You must prove that you have sustained a personal injury. This is usually done by way of Workers’ Compensation Medical Certificate, in combination with other relevant medical records or reports.
It would be beneficial for you to get their doctor to address, prior to making an application:
- How long you have been a patient with them.
- What the current diagnosis is.
- Whether, in their medical opinion, your employment is/was a significant contributing factor to the diagnosis.
- What events/stressors contributed to your injury.
- What treatment you have been referred to and/or are undertaking.
- The date of ‘assessment’ of your injury.
Date of assessment
Under section 131(1) of the Act, an application for compensation is valid and enforceable only if lodged within six (6) months after the entitlement to compensation arises.
Under section 141 of the Act, the entitlement to compensation arises when the worker is assessed by a doctor.
Per the Industrial Court in Toward, ‘[i]n order for a doctor to ‘assess’ an injury as an ‘injury’ within the meaning of the Act there must be evidence of some evaluation, that is to say, some conclusion or expression of opinion that the injury arose out of the employment’.
For an assessment to have occurred, per Toward, the doctor must ‘direct their minds to the question of which physical injury, if any, arose out of employment’.
The date of assessment may therefore be a different date from when the symptoms began, or even a different date from the first time the Applicant saw their doctor about the symptoms. The assessment only takes place when the doctor directs their mind to the injury arising out of the employment, and this is commonly the day when a workers’ compensation medical certificate is first issued.
The Applicant’s doctor needs to be very clear about the date of assessment, as having the wrong date can mean that the Applicant does not lodge the application for compensation in time, and it will be rejected.
Did the personal injury arise out of or in the course of the Applicant’s employment and was the employment a significant contributing factor to the injury?
‘An employer owes the same duty to exercise reasonable care for the mental health of an employee as it owes for the employee’s physical wellbeing’.
In Lackey v WorkCover Queensland, the Industrial Court held that the phrase arising out of involves a causal or consequential relationship between the employment and injury, but does not require a direct or proximate relationship.
The required causal nexus to satisfy ‘arising out of’ is a relatively undemanding one. There is no specific need for a direct causative relationship between the workers’ employment and their injury; it only requires a minimally causal or consequential relationship between employment and the claimed injury.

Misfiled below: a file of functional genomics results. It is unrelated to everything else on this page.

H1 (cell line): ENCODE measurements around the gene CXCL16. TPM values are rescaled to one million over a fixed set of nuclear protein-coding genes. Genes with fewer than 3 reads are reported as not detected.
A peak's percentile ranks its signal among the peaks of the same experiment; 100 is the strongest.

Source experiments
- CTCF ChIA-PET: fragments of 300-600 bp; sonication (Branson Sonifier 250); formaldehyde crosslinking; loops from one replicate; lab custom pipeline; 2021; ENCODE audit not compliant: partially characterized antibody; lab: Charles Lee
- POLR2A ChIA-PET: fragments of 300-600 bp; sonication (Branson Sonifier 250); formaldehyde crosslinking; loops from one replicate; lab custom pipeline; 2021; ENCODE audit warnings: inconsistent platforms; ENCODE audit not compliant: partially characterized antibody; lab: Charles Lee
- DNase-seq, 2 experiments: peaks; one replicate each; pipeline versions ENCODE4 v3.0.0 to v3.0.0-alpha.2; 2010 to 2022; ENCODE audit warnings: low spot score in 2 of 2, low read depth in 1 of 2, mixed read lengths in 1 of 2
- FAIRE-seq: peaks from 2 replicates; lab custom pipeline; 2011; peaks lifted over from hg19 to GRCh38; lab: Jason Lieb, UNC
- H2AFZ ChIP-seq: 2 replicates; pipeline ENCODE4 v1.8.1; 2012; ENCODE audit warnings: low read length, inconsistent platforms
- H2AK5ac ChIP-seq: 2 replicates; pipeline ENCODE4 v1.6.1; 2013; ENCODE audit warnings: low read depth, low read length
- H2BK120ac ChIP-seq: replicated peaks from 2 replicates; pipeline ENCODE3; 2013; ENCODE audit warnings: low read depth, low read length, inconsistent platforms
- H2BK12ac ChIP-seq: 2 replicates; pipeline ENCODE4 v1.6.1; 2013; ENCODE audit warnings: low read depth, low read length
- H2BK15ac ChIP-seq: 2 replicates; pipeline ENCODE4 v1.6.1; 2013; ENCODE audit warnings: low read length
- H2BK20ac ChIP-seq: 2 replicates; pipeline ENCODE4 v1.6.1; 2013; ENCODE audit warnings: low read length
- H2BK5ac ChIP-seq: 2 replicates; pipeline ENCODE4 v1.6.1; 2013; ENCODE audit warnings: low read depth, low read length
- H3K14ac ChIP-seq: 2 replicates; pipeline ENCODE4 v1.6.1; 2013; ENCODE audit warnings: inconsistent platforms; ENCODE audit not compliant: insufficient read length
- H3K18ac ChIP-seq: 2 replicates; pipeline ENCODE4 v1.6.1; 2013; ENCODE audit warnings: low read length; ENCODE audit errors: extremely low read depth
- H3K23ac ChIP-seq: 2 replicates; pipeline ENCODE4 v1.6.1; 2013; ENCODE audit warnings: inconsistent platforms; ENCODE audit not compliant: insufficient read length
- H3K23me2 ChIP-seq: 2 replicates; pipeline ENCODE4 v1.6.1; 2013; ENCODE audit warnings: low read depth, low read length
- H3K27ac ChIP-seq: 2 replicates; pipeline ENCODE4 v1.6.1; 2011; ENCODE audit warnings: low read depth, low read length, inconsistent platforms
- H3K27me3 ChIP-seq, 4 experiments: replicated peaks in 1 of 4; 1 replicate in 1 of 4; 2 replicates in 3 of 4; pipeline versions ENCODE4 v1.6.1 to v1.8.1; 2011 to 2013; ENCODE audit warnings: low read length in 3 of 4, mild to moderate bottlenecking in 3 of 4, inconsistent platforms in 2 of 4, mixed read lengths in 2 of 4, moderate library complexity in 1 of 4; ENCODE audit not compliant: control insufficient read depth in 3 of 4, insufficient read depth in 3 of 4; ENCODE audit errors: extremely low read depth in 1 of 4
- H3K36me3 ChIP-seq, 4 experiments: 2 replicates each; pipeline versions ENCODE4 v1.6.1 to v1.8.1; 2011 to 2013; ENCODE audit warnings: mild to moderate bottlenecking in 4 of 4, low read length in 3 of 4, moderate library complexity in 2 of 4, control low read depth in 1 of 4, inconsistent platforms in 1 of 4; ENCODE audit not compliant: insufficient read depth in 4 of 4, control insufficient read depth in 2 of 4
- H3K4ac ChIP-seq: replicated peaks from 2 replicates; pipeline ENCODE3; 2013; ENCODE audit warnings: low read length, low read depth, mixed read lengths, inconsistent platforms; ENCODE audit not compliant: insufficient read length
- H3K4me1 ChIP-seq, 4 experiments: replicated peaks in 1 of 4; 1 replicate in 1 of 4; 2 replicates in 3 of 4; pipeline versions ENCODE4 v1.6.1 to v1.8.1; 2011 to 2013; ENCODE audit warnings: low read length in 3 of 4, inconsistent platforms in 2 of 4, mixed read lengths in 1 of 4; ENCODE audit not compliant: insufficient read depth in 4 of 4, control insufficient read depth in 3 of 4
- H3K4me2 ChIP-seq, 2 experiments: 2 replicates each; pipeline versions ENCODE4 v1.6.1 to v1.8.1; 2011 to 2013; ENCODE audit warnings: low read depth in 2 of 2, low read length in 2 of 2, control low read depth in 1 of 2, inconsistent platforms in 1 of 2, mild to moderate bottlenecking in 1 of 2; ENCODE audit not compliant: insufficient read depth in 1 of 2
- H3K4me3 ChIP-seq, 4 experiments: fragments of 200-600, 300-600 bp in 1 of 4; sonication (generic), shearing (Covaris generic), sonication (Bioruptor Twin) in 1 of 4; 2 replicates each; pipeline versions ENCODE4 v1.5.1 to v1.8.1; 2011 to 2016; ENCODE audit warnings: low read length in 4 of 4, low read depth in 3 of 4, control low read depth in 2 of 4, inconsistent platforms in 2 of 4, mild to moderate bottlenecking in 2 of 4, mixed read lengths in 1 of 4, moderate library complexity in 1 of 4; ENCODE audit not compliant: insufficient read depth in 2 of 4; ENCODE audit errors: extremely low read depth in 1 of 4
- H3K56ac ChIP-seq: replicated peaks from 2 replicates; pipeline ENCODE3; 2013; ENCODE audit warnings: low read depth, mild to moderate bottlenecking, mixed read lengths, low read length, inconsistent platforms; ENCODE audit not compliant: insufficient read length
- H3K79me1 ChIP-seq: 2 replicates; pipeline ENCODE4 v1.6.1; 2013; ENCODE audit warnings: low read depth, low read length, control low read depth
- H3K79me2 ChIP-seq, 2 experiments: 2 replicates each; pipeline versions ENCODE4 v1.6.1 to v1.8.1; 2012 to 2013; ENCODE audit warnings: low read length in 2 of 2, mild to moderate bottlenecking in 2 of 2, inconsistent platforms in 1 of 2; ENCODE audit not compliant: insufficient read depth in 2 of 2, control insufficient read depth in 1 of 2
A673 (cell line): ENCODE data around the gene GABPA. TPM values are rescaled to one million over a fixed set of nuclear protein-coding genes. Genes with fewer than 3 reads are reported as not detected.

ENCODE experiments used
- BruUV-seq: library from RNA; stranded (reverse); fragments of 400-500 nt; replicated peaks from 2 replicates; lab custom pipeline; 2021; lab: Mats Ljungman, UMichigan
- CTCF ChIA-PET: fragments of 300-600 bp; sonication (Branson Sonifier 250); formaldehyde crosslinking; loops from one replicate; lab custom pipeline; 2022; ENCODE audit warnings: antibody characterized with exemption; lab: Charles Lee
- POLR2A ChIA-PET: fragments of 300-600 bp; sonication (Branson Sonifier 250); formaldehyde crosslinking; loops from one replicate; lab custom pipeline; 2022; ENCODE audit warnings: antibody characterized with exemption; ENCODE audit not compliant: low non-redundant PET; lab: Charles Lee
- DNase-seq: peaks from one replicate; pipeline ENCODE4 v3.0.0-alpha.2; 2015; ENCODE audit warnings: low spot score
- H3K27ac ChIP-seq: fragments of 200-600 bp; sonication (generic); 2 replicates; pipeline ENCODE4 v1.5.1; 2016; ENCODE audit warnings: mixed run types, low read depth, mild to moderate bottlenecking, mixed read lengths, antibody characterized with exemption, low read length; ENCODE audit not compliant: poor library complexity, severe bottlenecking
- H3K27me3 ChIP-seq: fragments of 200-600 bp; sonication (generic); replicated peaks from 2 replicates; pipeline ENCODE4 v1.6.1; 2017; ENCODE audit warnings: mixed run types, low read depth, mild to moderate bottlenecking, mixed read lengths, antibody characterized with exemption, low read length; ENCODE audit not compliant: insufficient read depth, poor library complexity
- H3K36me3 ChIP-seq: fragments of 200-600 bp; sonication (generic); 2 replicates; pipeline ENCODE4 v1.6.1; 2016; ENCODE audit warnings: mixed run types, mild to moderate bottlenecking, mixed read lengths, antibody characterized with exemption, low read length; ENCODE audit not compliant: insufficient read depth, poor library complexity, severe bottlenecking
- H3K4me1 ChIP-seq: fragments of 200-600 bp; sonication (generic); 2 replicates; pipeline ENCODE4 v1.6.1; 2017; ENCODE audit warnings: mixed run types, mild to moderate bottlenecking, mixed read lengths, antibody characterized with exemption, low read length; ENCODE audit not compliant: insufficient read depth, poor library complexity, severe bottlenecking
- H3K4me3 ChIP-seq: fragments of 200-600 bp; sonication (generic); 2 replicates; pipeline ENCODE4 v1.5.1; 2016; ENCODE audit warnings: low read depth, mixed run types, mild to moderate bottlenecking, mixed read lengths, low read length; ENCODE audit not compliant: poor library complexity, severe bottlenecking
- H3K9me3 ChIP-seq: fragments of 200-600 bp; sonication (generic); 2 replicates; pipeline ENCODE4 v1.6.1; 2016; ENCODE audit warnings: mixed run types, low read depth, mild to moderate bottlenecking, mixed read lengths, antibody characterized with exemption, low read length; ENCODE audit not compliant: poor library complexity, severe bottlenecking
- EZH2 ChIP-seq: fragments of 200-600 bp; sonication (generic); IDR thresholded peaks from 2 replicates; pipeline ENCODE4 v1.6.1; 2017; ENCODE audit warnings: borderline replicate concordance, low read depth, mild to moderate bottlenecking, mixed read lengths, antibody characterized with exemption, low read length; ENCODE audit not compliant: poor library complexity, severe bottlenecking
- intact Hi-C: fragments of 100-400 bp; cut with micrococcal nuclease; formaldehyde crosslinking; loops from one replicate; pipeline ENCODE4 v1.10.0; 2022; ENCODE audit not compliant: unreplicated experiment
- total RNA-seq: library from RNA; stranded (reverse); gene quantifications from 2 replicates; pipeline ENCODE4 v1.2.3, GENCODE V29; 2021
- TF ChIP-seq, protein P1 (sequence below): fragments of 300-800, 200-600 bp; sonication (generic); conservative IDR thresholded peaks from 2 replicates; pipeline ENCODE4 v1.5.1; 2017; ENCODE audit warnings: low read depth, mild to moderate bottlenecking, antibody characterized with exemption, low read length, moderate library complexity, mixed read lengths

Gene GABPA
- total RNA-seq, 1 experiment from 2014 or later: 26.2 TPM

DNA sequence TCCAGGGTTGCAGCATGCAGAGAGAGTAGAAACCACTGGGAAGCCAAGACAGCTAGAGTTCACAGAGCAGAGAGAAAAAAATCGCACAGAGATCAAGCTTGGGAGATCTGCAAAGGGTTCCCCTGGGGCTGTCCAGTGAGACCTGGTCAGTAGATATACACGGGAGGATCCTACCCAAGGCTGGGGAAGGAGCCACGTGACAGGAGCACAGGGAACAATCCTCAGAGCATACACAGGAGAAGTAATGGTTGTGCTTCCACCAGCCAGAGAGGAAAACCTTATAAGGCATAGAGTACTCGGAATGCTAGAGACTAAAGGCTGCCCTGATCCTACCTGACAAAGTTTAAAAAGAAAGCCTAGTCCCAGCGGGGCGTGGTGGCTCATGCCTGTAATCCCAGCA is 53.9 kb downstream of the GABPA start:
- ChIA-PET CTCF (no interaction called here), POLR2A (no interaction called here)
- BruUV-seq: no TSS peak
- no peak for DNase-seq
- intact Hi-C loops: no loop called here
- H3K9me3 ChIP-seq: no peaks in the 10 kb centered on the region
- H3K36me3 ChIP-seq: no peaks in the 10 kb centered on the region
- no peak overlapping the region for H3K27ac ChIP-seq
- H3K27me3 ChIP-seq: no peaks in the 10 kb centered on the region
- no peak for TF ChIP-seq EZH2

Furthermore, in order to satisfy the requirements under section 32 of the Act, employment related factors do no need to be ‘the’ significant causal factor for the injury. That employment was ‘a’ significant causal factor among a number of other causes (whether they were work related or not or significant or not), will be sufficient to satisfy section 32(1).
To provide that the injury arose out of or in the course of your employment, and that employment was significant contributing factor to the injury, the Applicant should:
- Have their doctor address some questions (see above); and
- Identify for the Insurer the employment actions or stressors that have resulted in the injury. These event/stressors should be brief, clear, and substantiated by the evidence.
For example, events/stressors could be articulated as:
- My employer scheduled meetings without providing the option of having a support person available.
- My employer scheduled meetings to discuss my performance issues with a person present whom I had lodged a complaint against for bullying and harassing behaviour.
- My employer persistently and unjustifiably criticised me.
- My employer sent threating and intimidating emails.
- My employer swore at me and used threatening language in the workplace.
- My employer failed to take timely and determinative action on my complaints in contravention of company policy.
Did the injury arise out of or in the course of management action?
It is on this hurdle or exclusion that most applicants will fall when applying for WorkCover for a psychiatric or psychological injury.
In Avis v WorkCover Queensland, the Industrial Court held that the phrase ‘arising out of’ involves a causal or consequential relationship between the management action and the injury, but does not require a direct or proximate relationship.
Was it management action?
From the outset, it should be remembered per Rutldge and Comcare, that it does not follow that any interaction between a supervisor or manager and a subordinate employee that occurs in the context of employment will meet this test to the extent that it may be considered to be an ‘administrative action’ (or management action for the purposes of the Queensland legislation).
In cases where it was management action, you should be prepared to show that it was management action was not reasonable / not taken in a reasonable way.
Examples of unreasonable management action could include:
1. Failing to give prior warning of issues to be raised with the employee.
2. Failing to consult the employee on issues to be raised.
3. Failing to advise of the right to bring a support person or failing to provide a support person.
4. In a situation of alleged bullying/harassment, having the alleged perpetrator of the behaviour attend meetings with the alleged victim.
5. Engaging in persistent and unjustified criticism of the employee.
6. Sending threatening and intimidating correspondence.
7. Threating punishment and/or discipline that is unreasonable in the circumstances.